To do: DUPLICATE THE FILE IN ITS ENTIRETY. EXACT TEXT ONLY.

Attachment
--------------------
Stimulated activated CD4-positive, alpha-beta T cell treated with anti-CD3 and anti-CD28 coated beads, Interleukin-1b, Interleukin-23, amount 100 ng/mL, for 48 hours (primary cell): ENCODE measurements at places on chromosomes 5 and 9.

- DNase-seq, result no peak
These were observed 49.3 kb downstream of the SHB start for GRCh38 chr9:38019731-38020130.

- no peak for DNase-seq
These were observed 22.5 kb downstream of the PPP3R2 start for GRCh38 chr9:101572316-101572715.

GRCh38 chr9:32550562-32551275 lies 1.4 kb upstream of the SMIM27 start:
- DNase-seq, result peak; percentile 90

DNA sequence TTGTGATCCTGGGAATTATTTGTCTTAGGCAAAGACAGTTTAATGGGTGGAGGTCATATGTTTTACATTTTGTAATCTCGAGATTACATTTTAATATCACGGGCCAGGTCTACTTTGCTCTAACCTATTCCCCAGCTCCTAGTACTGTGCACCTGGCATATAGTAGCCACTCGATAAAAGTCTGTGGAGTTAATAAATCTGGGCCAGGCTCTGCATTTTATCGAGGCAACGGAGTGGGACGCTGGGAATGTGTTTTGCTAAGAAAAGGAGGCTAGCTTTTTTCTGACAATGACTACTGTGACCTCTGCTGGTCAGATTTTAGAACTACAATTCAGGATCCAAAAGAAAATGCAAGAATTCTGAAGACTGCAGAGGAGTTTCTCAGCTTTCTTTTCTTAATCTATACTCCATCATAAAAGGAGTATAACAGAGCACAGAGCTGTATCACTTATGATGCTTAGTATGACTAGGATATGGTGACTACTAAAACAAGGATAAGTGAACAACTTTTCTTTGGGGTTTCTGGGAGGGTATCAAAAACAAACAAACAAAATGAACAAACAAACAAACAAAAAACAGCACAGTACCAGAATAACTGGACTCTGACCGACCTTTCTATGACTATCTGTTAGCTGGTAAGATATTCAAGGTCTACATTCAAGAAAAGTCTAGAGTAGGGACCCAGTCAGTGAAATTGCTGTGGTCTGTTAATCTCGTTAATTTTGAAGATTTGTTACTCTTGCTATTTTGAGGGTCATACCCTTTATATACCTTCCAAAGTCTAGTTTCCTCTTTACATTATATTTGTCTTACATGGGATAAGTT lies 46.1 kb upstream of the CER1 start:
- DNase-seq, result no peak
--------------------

Stimulated activated CD4-positive, alpha-beta T cell treated with anti-CD3 and anti-CD28 coated beads, Interleukin-1b, Interleukin-23, amount 100 ng/mL, for 48 hours (primary cell): ENCODE measurements at places on chromosomes 5 and 9.

- DNase-seq, result no peak
These were observed 49.3 kb downstream of the SHB start for GRCh38 chr9:38019731-38020130.

- no peak for DNase-seq
These were observed 22.5 kb downstream of the PPP3R2 start for GRCh38 chr9:101572316-101572715.

GRCh38 chr9:32550562-32551275 lies 1.4 kb upstream of the SMIM27 start:
- DNase-seq, result peak; percentile 90

DNA sequence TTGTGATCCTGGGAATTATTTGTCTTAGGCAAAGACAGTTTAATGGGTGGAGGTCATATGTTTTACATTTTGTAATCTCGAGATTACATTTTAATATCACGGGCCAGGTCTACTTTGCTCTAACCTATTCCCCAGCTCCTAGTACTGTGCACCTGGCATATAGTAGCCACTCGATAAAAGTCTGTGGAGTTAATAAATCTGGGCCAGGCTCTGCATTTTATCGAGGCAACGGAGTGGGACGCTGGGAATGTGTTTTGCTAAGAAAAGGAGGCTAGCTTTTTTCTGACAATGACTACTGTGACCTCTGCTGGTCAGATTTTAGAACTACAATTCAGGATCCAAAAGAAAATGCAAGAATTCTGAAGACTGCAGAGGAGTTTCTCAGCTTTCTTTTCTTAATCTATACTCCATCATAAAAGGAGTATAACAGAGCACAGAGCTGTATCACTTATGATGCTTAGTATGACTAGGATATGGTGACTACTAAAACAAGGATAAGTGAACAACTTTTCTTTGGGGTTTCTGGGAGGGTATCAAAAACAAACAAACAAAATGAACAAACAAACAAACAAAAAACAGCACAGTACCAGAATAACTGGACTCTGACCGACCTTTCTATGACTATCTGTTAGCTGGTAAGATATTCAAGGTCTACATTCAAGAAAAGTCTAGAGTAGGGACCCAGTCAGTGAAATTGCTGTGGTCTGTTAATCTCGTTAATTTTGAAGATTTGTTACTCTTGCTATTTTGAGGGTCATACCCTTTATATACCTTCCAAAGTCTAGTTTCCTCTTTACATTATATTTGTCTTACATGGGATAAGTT lies 46.1 kb upstream of the CER1 start:
- DNase-seq, result no peak